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Macomb County safety system allows officials to use cameras to track school shooters

Posted: 4:41 PM, Feb 20, 2018
Updated: 2018-02-20 21:41:00Z

After last week's school shooting in Florida, many local law enforcement officials are reviewing their safety measures if faced with the same situation.

The Macomb County Communications and Technology Center, known as COMTEC, has the capability to access cameras in schools, becoming a hub for police during an active shooter situation.

Macomb County Executive Mark Hackel said, "If and when something is going to happen, the question becomes how do you react to it?"

That's what many law enforcement officials are asking after the Parkland school shooting.

COMTEC has a 20' by 50' wall of screens monitoring DOT cameras. It can also sync up in real-time with public school cameras, helping police respond during crucial moments.

"Giving access to law enforcement from the schools to see things that are happening inside that school in real-time, if and when an active shooter, wow what an incredible advantage."

There are 54 monitors and if there is a school shooting, the cameras could follow the shooter's every move inside the school. If the gunman leaves, then law enforcement officials can use DOT cameras to follow the suspect.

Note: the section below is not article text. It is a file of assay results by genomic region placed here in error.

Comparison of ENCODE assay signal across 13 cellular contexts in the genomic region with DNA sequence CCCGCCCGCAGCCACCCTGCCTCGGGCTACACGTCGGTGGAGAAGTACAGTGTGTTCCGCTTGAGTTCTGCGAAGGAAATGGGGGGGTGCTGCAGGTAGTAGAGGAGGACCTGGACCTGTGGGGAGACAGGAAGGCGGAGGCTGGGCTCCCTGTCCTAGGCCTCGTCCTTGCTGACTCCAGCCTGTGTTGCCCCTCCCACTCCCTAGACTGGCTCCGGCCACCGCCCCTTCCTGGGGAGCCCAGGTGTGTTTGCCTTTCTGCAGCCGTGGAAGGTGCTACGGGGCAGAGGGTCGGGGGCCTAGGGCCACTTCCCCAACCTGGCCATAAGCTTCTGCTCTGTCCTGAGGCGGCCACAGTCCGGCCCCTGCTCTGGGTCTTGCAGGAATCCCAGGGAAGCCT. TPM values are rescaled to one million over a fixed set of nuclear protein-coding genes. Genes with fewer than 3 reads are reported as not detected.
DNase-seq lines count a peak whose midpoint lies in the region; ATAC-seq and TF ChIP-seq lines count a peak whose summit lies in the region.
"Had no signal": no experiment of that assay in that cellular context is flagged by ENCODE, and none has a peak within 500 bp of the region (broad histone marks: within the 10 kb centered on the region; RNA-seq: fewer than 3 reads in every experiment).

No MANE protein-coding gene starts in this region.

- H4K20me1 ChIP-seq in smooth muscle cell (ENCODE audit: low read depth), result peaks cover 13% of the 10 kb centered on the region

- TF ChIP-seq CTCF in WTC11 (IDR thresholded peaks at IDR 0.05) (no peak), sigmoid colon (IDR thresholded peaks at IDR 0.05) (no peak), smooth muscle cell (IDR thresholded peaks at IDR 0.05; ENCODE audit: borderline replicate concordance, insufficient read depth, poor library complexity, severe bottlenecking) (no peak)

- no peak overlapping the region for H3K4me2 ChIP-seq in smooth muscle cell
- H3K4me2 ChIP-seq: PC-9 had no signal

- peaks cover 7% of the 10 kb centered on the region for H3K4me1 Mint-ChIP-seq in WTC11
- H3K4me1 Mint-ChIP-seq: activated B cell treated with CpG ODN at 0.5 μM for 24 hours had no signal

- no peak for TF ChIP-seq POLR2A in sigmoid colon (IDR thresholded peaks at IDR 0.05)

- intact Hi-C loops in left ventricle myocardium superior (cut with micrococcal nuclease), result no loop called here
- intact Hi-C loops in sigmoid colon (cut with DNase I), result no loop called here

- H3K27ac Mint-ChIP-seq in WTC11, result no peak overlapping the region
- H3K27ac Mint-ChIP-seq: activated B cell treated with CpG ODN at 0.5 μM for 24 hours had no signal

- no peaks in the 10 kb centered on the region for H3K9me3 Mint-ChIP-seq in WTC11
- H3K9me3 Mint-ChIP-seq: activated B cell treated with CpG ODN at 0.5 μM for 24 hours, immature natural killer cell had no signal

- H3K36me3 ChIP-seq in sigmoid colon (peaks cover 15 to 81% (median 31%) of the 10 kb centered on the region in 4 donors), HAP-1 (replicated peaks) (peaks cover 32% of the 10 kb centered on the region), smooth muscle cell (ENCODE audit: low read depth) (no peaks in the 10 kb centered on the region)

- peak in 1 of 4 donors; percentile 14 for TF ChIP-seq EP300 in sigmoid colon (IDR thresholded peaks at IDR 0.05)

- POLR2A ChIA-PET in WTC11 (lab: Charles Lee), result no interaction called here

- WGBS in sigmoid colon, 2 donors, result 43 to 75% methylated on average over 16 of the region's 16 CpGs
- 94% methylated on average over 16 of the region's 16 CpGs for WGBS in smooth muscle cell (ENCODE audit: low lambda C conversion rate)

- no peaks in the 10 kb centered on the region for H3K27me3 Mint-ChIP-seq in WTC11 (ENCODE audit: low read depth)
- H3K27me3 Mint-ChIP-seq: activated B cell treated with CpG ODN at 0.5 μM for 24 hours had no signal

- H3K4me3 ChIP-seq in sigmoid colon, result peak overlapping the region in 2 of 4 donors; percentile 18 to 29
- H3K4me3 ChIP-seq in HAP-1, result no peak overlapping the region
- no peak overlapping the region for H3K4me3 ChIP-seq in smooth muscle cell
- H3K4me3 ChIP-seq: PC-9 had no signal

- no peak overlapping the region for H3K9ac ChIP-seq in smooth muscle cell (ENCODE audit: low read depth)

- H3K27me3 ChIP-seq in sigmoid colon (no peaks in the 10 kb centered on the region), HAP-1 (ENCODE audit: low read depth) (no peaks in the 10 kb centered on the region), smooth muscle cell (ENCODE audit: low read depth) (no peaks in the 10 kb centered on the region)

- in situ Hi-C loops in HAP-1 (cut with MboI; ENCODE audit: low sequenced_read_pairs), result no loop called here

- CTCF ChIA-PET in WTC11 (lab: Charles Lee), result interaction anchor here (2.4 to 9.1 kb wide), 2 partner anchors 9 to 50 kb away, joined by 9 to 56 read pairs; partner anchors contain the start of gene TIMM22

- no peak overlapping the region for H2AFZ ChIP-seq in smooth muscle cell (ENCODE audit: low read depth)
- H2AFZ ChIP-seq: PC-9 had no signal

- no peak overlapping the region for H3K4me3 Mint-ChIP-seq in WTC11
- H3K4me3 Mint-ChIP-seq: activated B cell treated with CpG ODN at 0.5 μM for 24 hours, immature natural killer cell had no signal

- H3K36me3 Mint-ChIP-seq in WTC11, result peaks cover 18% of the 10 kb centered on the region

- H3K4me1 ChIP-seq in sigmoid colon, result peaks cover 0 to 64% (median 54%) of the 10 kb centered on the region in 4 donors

That type of technology can help police on the scene, not only capture the shooter, but also keep people safe.

"It's an incredible advantage to the officers responding to help provide intel and information to get kids out of harms way, faculty out of harms way and, as well, identify the location of the active shooter might be."

There are 21 public school districts in Macomb County, many of them have camera systems that can be accessed here. They've tested their connectivity with Utica and Romeo schools.

Once a district allows access to their cameras, setup can take as little as 30 minutes, after that, accessing the cameras can take seconds.

While this technology is meant to react quickly to a dangerous situation, county officials say it's important for students to help prevent one.

Hacked added, "If you see or sense something, you kind of go that's odd or that's weird bring it to a trusted adult's attention and let them know. Hopefully that shared information will help prevent things like this from happening."

County officials also plan to start linking up cameras with private schools and businesses in the future.